Psoriasis in Kaduna, North-West Nigeria: A twenty-year experience

Niger Postgrad Med J. 2022 Apr-Jun;29(2):155-160. doi: 10.4103/npmj.npmj_15_22.


Background: Psoriasis is a chronic inflammatory skin disease which may be associated with joint, cardiovascular, metabolic or psychiatric disease. Countries in North America, Northern Europe and Australia have the highest burden of disease while those in Asia, South America and Africa, the lowest. We report our experience of psoriasis in Kaduna, Nigeria, over 20 years and compare this with previous reports in the same area and in other parts of Nigeria and Africa.

Objective: To report the relative incidence, clinical presentation, severity and associations of psoriasis seen over 20 years.

Methods: A retrospective review of records of patients with psoriasis seen at two outpatient dermatology clinics in Kaduna, North-West Nigeria, over 20 years.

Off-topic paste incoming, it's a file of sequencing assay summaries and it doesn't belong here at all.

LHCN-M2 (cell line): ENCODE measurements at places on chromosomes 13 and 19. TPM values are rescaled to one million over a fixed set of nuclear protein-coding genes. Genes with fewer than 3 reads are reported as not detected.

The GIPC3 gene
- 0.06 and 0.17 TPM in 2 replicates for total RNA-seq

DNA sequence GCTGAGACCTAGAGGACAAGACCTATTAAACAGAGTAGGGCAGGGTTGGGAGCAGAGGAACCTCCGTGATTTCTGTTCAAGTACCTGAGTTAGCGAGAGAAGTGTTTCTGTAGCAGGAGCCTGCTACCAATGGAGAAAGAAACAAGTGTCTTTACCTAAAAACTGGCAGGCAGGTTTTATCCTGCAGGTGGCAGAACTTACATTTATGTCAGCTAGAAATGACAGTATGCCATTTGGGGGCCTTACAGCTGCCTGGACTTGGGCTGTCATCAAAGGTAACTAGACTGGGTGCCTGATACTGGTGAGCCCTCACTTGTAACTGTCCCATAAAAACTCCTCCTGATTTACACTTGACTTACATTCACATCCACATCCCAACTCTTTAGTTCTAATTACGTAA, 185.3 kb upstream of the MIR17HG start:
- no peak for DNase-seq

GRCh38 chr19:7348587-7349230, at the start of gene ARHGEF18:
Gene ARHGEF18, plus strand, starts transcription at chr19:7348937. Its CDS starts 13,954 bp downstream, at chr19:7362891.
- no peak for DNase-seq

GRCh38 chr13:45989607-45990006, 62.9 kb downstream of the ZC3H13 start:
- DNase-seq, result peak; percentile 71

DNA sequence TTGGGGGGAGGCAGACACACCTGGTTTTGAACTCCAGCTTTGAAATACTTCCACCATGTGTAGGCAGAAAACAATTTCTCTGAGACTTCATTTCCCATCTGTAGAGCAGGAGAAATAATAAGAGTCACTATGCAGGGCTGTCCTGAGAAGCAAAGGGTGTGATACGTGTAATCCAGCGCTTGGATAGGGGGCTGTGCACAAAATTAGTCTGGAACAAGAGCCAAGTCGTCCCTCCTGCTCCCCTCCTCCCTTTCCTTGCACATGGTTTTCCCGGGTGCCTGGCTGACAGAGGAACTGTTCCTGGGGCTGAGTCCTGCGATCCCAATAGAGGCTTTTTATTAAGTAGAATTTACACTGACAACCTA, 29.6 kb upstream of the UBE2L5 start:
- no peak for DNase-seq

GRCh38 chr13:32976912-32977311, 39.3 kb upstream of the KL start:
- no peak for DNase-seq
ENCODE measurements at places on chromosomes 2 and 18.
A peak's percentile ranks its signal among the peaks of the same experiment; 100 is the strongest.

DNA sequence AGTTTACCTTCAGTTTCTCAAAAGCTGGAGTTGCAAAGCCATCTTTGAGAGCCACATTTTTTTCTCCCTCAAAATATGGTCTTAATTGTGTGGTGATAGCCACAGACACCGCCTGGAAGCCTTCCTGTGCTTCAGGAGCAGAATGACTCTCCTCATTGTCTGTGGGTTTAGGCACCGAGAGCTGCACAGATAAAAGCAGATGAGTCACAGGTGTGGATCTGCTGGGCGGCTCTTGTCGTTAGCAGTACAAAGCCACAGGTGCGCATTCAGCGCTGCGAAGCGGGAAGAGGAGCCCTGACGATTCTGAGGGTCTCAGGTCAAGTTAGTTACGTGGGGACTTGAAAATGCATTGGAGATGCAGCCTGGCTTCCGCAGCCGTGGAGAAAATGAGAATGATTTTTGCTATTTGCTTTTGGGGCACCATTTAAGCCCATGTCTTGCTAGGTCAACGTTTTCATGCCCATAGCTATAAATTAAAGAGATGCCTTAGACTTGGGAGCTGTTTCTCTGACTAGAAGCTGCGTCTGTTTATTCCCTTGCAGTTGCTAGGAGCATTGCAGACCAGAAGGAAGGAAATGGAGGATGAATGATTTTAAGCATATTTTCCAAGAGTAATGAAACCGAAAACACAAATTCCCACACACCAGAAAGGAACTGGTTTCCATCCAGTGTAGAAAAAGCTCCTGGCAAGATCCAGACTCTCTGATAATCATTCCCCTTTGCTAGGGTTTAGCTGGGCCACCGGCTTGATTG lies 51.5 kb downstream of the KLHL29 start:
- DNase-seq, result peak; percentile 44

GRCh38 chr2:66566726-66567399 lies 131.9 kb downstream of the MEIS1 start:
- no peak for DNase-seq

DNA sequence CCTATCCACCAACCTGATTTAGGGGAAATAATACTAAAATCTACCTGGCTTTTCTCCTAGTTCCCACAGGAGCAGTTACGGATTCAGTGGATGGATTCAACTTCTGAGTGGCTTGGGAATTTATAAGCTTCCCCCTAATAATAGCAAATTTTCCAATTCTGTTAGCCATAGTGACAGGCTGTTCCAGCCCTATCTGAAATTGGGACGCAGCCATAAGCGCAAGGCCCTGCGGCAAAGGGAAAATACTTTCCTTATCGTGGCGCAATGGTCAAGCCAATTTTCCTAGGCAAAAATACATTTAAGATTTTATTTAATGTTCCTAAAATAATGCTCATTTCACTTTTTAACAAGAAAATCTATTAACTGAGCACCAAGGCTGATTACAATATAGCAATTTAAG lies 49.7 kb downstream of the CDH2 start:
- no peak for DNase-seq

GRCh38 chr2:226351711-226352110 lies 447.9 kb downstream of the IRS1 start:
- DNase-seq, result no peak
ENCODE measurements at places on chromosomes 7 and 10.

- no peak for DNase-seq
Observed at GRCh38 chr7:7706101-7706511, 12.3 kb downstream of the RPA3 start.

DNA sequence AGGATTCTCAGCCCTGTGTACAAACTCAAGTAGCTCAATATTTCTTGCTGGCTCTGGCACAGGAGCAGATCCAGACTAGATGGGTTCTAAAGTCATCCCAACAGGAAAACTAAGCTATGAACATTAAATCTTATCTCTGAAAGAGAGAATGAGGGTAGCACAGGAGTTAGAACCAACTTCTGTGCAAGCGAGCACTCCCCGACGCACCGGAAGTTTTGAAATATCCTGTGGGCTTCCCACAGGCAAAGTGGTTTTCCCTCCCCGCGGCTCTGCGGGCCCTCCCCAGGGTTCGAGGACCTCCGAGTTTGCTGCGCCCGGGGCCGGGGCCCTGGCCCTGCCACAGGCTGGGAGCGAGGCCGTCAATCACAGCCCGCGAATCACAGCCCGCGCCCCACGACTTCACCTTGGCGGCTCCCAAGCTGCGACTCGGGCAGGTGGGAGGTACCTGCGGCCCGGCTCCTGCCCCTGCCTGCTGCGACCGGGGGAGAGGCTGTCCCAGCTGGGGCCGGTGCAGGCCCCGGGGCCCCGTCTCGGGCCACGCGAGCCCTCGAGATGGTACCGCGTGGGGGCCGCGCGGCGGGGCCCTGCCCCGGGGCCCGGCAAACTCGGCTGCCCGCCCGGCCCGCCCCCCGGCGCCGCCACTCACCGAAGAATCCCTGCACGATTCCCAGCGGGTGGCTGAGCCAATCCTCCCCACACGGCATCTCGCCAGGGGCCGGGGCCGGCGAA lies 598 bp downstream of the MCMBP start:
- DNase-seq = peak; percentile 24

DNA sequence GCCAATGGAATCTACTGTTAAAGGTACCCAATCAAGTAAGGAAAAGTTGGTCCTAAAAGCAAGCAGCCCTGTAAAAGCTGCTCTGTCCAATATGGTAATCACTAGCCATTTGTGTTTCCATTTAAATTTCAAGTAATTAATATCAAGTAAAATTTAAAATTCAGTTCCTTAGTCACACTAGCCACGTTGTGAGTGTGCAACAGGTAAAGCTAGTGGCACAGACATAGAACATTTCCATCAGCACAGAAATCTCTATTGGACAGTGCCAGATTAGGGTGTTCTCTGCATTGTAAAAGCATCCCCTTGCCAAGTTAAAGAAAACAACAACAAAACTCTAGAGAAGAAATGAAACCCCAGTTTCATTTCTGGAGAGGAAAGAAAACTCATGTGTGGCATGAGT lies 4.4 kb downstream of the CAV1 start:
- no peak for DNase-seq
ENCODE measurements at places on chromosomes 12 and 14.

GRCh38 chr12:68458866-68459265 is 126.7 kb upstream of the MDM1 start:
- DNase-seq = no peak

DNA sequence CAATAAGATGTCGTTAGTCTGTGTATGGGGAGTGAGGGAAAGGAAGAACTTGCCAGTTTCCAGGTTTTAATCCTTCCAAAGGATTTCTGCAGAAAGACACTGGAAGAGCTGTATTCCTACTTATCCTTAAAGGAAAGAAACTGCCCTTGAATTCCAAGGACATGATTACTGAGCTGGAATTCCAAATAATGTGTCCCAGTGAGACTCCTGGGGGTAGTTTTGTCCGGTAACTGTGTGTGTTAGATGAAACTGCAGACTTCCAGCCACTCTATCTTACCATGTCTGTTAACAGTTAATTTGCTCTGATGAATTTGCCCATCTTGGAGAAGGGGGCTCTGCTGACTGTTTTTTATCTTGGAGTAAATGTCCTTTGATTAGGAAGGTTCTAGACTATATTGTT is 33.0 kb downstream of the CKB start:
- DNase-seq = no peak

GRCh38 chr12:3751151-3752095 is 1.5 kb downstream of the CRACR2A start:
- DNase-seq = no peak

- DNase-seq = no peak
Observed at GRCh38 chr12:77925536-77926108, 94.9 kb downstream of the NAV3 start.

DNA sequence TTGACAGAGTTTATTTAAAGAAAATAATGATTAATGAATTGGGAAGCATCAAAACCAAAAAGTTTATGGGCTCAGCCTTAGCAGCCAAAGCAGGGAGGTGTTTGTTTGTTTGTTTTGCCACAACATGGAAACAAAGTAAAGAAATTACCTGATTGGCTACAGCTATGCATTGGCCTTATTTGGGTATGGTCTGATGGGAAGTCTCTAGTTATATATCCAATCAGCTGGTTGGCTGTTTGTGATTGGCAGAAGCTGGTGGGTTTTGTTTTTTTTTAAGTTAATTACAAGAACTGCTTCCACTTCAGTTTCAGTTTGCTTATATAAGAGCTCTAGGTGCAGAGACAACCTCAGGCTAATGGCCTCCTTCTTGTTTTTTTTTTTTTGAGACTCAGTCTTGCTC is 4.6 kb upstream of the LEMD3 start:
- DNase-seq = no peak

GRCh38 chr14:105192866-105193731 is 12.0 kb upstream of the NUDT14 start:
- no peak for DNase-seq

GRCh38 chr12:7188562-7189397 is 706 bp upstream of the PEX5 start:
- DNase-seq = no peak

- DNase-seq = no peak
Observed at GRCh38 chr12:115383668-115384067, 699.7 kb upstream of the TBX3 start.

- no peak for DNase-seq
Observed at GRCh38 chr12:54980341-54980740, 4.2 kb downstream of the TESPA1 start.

Results: Diagnosis of psoriasis was made in 218 of 39,037 (0.6%) patients with new skin disease: Mean age 35.2 years, range (6 months to 80 years), 60% <40 years, males constituted 64.2%. Mean age of onset was 30.5 years with a quarter developing psoriasis before age 20 and 71.4% before 40 years. Psoriasis presented earlier in females than males (mean age of onset 27.6 vs. 32.2 years, P= 0.052) but was less severe. Psoriasis types were: Plaque 88.1%, guttate 6%, erythrodermic 4.6% and sebopsoriasis 0.9%. Only four patients had joint disease and other associations were infrequent. Overall, 80.3% had mild psoriasis and 13.2% had a family history.

Conclusion: Psoriasis remains a rare and mild disease in Kaduna and is infrequently associated with joint and other systemic disease but similar in other respects to the condition elsewhere.

Keywords: Epidemiology; Kaduna-Nigeria; psoriasis; relative incidence; sub-Saharan Africa.

MeSH terms

  • Adult
  • Aged
  • Female
  • Humans
  • Incidence
  • Infant
  • Male
  • Middle Aged
  • Nigeria / epidemiology
  • Psoriasis* / diagnosis
  • Psoriasis* / epidemiology
  • Retrospective Studies
  • Skin Diseases*
  • Young Adult